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Bars, Restaurants Near UW-Madison Express Mixed Feelings About Return Of Big Ten Football

Some Say It Won't Help Business Much, Others Hopeful Takeout Will Boost Sales

Students before Badger football game
Badger fans before a football game at UW-Madison. Richard Hurd (CC)

A day after the Big Ten announced fall football will be returning, some businesses near the University of Wisconsin-Madison campus are expressing mixed reactions.

Hawk Sullivan, owner of the Hawk’s Bar and Grill near State Street, was critical of the decision, saying it was “idiotic” to bring football back.

“I think that it’s pretty obvious that the (health) concerns of people is not what’s driving this, it’s money,” Sullivan said.

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Sullivan, whose bar often saw good-sized crowds on Badger game days of years past, said he doesn’t expect the season to help his business much. Under Dane County’s current occupancy restrictions, Hawk’s Bar and Grill is only allowed to seat 25 people inside, a drastic reduction from the 100 people his bar can normally fit.

“The reality is that that’s not many people,” Sullivan said. “Picture 25 people — it fills up pretty quickly. And so the idea that the game day situation would help me, or help any place frankly … I don’t understand how people think that’s going to help.”

The decision from the Big Ten Wednesday was a reversal, coming less than five weeks after the conference said it would postpone the season.

Initially, the conference was concerned about medical risks to players, but in announcing the move, they outlined a series of detailed medical protocols, including daily antigen testing and enhanced cardiac screening.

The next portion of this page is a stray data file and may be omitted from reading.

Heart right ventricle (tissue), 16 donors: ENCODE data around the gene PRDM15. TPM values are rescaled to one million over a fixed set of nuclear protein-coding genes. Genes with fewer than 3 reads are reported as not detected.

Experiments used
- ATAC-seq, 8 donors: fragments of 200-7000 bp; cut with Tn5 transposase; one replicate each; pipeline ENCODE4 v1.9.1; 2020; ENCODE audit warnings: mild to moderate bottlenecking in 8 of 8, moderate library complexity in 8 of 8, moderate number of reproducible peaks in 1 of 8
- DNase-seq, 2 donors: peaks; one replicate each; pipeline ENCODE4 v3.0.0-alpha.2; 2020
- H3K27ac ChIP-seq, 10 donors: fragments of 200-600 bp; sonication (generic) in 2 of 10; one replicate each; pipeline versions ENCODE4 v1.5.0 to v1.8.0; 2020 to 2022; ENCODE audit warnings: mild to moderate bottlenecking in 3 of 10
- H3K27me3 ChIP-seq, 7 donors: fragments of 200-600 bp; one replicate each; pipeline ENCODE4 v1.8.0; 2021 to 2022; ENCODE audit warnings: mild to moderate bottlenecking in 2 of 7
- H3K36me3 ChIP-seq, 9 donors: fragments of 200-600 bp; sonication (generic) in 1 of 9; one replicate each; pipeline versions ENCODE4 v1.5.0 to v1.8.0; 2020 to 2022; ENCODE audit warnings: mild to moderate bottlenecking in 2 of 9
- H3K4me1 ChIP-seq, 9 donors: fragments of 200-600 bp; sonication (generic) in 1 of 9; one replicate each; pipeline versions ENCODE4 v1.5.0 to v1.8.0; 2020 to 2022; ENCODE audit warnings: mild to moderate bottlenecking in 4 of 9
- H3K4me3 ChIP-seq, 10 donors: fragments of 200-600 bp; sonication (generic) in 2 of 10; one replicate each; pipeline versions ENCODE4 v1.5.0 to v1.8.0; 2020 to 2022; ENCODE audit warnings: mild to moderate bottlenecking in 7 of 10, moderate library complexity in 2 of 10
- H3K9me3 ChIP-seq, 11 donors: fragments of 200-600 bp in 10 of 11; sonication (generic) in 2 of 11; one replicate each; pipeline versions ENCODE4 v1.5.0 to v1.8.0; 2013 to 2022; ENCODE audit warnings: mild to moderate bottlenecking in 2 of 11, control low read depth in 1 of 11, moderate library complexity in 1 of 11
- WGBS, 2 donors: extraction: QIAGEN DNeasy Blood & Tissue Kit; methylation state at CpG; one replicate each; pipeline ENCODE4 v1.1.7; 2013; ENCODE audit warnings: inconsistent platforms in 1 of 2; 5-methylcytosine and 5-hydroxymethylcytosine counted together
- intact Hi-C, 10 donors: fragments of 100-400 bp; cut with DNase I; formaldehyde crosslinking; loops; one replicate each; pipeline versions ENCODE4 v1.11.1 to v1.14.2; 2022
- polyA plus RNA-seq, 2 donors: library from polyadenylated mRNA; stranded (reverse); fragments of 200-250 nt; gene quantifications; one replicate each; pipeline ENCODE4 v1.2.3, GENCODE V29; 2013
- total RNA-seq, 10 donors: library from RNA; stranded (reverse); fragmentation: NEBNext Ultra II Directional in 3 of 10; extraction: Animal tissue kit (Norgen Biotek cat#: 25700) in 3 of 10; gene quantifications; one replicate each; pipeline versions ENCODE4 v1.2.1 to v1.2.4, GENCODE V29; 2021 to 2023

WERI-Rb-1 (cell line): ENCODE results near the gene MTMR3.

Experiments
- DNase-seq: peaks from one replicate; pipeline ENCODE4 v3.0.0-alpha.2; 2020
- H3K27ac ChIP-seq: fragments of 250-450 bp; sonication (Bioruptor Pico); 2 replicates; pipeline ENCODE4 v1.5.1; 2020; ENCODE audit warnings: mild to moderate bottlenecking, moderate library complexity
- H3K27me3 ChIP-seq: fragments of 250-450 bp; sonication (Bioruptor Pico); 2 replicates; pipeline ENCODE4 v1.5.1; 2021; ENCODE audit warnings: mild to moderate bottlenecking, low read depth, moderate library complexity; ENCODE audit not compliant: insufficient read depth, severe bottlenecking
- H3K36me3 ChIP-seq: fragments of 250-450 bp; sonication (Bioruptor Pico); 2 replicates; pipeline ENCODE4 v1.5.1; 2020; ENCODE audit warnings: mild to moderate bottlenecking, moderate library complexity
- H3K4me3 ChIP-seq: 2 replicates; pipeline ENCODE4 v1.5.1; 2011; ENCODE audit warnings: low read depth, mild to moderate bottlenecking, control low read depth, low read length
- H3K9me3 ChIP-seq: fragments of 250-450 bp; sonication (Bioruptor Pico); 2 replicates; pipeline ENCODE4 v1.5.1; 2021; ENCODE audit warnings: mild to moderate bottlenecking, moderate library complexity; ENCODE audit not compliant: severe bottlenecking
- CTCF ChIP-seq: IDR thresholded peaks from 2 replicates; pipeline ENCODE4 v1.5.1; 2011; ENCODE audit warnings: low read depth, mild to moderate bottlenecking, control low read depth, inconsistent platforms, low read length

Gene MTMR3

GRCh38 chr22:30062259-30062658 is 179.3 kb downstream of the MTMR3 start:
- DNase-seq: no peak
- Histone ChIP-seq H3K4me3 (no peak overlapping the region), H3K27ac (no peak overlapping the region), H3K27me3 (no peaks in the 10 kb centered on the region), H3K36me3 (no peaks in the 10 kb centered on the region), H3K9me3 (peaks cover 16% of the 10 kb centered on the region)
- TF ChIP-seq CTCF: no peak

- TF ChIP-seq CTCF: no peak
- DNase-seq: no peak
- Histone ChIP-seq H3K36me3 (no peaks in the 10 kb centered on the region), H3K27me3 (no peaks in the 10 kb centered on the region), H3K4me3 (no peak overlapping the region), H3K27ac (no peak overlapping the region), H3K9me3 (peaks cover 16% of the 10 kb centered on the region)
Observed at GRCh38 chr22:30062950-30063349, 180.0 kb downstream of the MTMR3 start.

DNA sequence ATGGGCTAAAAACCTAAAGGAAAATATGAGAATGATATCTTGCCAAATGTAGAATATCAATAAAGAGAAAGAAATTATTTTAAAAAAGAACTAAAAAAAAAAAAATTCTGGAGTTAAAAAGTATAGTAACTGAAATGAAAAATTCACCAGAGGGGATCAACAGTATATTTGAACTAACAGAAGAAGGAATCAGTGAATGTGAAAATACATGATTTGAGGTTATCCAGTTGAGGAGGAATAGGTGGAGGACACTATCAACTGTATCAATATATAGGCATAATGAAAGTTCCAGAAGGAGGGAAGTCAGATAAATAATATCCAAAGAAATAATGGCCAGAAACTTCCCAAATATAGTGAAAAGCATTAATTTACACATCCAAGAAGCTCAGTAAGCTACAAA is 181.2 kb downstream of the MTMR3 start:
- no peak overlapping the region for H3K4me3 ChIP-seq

In a statement about the announcement Wednesday evening, Public Health Madison and Dane County said that 42 Badger football players or staff have tested positive for COVID-19 to date. The agency warned against gathering in crowds to watch the football games.

Barry Alvarez, director of athletics at UW-Madison, said on a call with reporters Wednesday that the games will be closed to the public. Alvarez said the only people who will be allowed in the stands are some limited staff and the parents of players on both teams. That means the masses of students and attendees that typically fill the sidewalks on UW-Madison’s campus for game days likely won’t be back this season.

Matt Pace, director of operations at Great Dane Pub and Brewing Company, said game days will look very different for them this year as well. Pace said in years past, the Great Dane saw a significant amount of business for game days.

“On a normal Badger game day Saturday, you know, we would normally serve anywhere between 1,000 and 1,500 customers at each of our lower Madison restaurants every day,” Pace said. “So that’s just not going to be possible given the capacity restrictions that we’re following.”

Pace said the company hopes to make back some of that business with takeout orders. Great Dane recently announced a new delivery-only restaurant called Midcoast Wings, a partnership with Eat Street that focuses on wings and other traditional game-day food.

Sullivan, of Hawk’s Bar, also said that he thinks he’ll lose outdoor seating options when the season starts in late October because of the weather turning colder. He was critical of elected officials for helping businesses like his at the beginning of the pandemic with programs like the Paycheck Protection Program, but leaving them with no help as the winter comes and bars and restaurants will likely see a large reduction in customers.

He said a lot of businesses are in a desperate position right now, and he doesn’t see football helping.

“The Big Ten starting is not going to save a business,” Sullivan said. “It’s just not. That’s just a false narrative.”

Editor’s Note: This story has been updated to clarify that the full name of Hawk Sullivan’s restaurant is Hawk’s Bar and Grill.

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